In Lauterbrunnen there is a Grilling place with stunning views of the valley and of the Staubbachfall and Spiss waterfalls. In fact, the closest waterfall is called Spiss. This is also under some shady trees and along the paved farm road, it is easy for strollers. From the Carpark next to the church, walk past the Staubbachfall after filling up your water bottle at the water fountain there 😊 and keep walking up a slight rise with a dairy on your right you will soon see the Fireplaces and tables on the right. Such a rural scene with the cows usually in the surrounding meadows and the Weisse Lütchine rushing along below. GPS 46°34'57.9"N 7°54'37.4"E
Behind the Schilthornbahn cable car station, not far from Stechelberg, is another grilling place wit ha stunning view to the mighty Mürrenbachfall. You can catch the bus to the cable car station and walk over the bridge or walk along the road from Lauterbrunnen past the Staubbachfall for about an hour and when the road becomes a gravelly path for about 200 metres you will soon arrive at the fireplaces on the right. There are toilets at the cable car station and a fresh water fountain ‘mountain style’ at the BBQ place. Lots to look at here with many para gliders landing o nthe grassy area behind the carpark. GPS: 46°33'21.6"N 7°54'02.3"E
The fireplace is a little outside of Wengen along the trail towards the Leiterhorn, Burglauenen and Männlichen. The area is a bit hidden as it is behind and above a row of old dark brown traditional barns. There is lots of shade and a forest to play in as well as the view GPS 46°36'44.7"N 7°55'06.4"E
Naturally it is like hiking, you want to just leave footprints and a clean plate for the next people. 👣
Bänkli means little seats in Swiss German. There are 9 of them facing the magnificent Staubbachfall on the other side of the Valley that is dropping 300 metres in the middle.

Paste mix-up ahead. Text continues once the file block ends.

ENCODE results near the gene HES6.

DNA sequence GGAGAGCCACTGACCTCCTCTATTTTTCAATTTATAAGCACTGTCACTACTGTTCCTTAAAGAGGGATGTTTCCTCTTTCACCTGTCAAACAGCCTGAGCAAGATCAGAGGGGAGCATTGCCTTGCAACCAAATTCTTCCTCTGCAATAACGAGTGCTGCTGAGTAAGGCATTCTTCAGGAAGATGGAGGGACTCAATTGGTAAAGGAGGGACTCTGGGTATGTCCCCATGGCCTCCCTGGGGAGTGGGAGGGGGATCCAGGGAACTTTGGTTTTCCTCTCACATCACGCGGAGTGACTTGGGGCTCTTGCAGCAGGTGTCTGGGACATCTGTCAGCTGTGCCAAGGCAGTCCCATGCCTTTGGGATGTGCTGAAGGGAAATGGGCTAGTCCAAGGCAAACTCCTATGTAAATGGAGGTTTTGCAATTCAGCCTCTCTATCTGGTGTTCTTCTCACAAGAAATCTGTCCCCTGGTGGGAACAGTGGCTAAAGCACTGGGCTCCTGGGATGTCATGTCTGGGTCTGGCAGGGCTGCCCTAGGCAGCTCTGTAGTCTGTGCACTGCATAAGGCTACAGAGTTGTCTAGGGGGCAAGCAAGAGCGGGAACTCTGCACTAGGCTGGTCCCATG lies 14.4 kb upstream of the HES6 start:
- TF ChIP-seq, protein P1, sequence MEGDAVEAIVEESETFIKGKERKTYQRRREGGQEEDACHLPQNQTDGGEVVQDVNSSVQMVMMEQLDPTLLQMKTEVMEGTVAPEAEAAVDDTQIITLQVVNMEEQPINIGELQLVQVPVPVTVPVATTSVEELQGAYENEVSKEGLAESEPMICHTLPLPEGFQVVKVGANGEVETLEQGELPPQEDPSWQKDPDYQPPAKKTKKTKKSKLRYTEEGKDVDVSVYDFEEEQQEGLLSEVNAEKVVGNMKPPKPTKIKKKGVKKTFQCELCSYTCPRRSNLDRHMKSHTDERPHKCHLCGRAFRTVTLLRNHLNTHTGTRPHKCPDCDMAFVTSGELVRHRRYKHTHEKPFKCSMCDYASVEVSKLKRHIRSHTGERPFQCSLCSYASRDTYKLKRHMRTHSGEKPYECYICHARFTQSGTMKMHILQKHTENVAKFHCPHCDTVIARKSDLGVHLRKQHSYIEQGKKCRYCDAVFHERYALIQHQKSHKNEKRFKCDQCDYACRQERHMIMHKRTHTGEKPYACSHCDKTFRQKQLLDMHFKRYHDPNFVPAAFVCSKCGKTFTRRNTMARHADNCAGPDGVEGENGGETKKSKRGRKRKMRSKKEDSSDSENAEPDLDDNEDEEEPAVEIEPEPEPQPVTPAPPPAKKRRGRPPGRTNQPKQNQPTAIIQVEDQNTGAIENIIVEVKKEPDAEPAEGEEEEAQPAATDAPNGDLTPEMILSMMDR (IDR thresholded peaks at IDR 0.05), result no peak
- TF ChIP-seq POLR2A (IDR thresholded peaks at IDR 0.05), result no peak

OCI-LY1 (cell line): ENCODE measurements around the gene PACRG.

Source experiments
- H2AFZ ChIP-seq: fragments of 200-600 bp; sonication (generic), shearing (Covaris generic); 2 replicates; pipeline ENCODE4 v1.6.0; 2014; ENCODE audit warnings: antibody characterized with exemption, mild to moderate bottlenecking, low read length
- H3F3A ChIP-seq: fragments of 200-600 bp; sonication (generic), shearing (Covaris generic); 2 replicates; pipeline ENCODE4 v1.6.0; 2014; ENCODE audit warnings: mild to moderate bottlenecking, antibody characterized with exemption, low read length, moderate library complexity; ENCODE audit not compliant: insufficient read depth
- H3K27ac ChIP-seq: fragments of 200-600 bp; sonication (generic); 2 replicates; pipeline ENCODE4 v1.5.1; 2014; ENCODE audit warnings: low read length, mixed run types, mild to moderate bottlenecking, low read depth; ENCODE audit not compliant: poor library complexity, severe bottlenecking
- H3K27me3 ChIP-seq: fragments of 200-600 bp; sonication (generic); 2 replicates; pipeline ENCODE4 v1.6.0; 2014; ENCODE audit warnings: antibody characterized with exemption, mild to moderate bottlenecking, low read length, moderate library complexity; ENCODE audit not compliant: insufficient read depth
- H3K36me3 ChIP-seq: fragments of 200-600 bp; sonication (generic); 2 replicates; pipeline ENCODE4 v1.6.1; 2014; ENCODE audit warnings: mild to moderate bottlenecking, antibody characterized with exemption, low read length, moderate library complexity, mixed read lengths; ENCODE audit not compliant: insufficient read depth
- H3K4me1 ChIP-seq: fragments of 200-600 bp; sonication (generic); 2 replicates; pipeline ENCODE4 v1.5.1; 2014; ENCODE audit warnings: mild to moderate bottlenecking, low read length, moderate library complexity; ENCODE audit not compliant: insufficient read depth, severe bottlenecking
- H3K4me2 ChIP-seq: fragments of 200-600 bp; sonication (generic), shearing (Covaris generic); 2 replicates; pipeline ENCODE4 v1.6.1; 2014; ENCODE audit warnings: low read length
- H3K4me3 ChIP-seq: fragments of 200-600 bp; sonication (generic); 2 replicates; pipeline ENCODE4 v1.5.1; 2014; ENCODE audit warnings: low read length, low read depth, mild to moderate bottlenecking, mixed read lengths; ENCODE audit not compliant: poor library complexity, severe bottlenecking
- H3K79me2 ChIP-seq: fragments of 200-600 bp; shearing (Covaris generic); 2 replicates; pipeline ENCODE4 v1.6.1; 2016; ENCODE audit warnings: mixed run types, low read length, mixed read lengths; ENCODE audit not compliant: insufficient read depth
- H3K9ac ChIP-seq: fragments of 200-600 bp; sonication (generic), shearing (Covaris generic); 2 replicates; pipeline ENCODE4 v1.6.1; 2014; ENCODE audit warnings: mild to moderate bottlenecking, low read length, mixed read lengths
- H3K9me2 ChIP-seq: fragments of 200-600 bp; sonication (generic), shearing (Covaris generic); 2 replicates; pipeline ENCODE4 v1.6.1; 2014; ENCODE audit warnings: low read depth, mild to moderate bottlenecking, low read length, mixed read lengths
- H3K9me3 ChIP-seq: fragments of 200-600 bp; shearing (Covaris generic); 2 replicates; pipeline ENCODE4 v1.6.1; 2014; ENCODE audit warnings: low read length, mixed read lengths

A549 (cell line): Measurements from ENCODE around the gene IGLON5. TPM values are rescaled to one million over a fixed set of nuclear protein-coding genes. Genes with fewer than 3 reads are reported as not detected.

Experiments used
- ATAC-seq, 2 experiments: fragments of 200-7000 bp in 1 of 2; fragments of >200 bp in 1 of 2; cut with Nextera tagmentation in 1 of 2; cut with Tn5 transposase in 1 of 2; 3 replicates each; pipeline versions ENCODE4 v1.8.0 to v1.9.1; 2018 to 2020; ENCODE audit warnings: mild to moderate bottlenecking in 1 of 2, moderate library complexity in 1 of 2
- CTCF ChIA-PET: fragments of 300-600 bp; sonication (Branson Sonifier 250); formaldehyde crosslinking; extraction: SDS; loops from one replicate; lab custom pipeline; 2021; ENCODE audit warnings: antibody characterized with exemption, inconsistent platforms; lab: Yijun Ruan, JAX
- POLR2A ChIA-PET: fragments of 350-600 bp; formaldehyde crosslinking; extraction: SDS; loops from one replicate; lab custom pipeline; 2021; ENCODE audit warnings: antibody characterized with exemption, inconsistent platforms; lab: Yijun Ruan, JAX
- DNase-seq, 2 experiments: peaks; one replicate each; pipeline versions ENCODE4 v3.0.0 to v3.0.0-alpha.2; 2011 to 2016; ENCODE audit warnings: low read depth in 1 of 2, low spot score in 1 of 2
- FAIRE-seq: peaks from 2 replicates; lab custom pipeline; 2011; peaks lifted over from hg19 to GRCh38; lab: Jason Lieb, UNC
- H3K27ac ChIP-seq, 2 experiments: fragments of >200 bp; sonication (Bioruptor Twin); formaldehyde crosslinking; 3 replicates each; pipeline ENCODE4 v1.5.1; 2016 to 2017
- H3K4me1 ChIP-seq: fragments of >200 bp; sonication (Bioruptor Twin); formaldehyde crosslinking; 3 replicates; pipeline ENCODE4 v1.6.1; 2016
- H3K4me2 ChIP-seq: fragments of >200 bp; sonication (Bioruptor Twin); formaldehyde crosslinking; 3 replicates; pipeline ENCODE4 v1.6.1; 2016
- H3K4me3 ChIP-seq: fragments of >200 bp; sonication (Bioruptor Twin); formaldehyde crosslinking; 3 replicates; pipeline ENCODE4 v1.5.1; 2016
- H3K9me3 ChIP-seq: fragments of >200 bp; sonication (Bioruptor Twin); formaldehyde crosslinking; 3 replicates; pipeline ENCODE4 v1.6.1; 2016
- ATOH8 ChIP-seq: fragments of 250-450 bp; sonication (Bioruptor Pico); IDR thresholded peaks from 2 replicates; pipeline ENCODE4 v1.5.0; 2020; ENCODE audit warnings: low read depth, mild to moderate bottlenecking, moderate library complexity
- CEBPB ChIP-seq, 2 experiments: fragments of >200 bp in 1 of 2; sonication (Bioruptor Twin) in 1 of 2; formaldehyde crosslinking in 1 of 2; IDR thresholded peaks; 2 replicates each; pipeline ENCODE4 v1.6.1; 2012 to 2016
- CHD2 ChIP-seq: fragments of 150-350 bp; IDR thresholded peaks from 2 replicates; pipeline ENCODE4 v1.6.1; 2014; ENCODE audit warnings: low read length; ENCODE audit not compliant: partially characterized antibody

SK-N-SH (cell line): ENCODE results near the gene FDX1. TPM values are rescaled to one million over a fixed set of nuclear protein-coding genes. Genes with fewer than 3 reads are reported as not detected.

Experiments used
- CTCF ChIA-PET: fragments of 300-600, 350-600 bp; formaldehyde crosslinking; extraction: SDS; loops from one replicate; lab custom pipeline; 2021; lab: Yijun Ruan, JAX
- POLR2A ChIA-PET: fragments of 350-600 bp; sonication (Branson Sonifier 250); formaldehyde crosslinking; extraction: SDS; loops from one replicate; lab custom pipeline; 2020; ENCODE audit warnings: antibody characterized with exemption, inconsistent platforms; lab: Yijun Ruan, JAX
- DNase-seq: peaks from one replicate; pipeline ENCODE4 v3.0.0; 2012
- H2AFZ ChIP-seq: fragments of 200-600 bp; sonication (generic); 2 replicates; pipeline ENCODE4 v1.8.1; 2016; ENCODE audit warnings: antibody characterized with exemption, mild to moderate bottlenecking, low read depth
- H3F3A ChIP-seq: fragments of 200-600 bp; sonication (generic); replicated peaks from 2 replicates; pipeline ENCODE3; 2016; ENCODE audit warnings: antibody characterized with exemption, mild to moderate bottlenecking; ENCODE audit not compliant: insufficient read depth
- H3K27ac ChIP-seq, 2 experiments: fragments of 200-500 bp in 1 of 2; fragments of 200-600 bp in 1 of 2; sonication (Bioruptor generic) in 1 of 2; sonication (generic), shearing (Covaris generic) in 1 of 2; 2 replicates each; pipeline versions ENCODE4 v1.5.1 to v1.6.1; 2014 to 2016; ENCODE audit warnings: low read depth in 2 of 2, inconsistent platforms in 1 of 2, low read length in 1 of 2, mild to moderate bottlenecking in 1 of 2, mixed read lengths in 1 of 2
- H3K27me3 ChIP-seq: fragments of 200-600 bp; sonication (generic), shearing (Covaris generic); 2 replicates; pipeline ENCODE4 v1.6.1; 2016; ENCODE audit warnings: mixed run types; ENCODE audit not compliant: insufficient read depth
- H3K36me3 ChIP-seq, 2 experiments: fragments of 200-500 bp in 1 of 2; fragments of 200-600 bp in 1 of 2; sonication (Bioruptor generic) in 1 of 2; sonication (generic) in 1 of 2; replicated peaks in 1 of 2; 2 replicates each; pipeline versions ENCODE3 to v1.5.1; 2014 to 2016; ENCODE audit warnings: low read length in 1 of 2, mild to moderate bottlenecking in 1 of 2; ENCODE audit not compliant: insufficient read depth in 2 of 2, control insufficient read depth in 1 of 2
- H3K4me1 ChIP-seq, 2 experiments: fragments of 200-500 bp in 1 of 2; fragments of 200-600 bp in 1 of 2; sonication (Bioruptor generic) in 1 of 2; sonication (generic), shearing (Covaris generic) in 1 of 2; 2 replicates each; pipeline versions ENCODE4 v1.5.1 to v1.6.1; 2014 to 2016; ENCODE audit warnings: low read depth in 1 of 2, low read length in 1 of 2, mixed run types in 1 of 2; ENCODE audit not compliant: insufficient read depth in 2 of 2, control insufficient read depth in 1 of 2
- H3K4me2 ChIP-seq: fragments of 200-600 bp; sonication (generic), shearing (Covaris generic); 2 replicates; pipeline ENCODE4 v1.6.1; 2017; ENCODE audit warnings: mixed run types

From Wengen train station walk towards the shop called Coop and then right under the railway line. Follow the road to the junction near the Hotel Bären then turn left along a level path past the Schweizerhof and the Chalet Breithorn.
You will follow the road up a little hill past Marys Café , keep going past a farm house with a fridge where you can buy their products. A bit further there is a farm and guest house on the right. You will see the rows of seats under the shady trees.
A lovely place to picnic and bring your binoculars so you can spy on the Staubbachfall opposite and look for its source high up.
Do keep an eye on children and don’t let them venture over the fence.
The 3 snow-capped peaks you can see in the distance are the Grosshorn, the Breithorn and Tschingelhorn.
GPS 46°35'34.2"N 7°55'14.3"E
From Iseltwald one can catch the tiny cable car to Sulwald at 1500 metres for an authentic Alpine experience.
First, catch the Mini Post bus to Iseltwald from next to Lauterbrunnen Train Station, in front of the Steinbock Hotel. The bus ride takes you through a kilometre long spiral tunnel and around hairpin bends. Better than driving.
Iseltwald offers a steep village short stroll to view the traditional and quaint houses that overlook the Lauterbrunnen Valley and beyond.
After your private ‘air lift’ in this tiny romantic cable car with very friendly staff to send you on your way, you can have a morning coffee at the Café, Sulwald-Stübli. You can choose from many trails and look around at the variety of homes in this unique village.
A relatively easy walk about 90 minutes is to the Lobhornhütte at 1955 metres for lunch. You get the most stunning views of Eiger, Mönch and Jungfrau, (known as E,M, J) along this trail and see the traditional high summer dairy industry.
An almost ‘all the way’ paved walk to the Sulsbach waterfall is also worth the 40 minutes,
You can also walk to Grütschalp., about 2 hours. But if you have already bought your return cable car ticket that will not work. So you need to decide where you want to go for the day 😊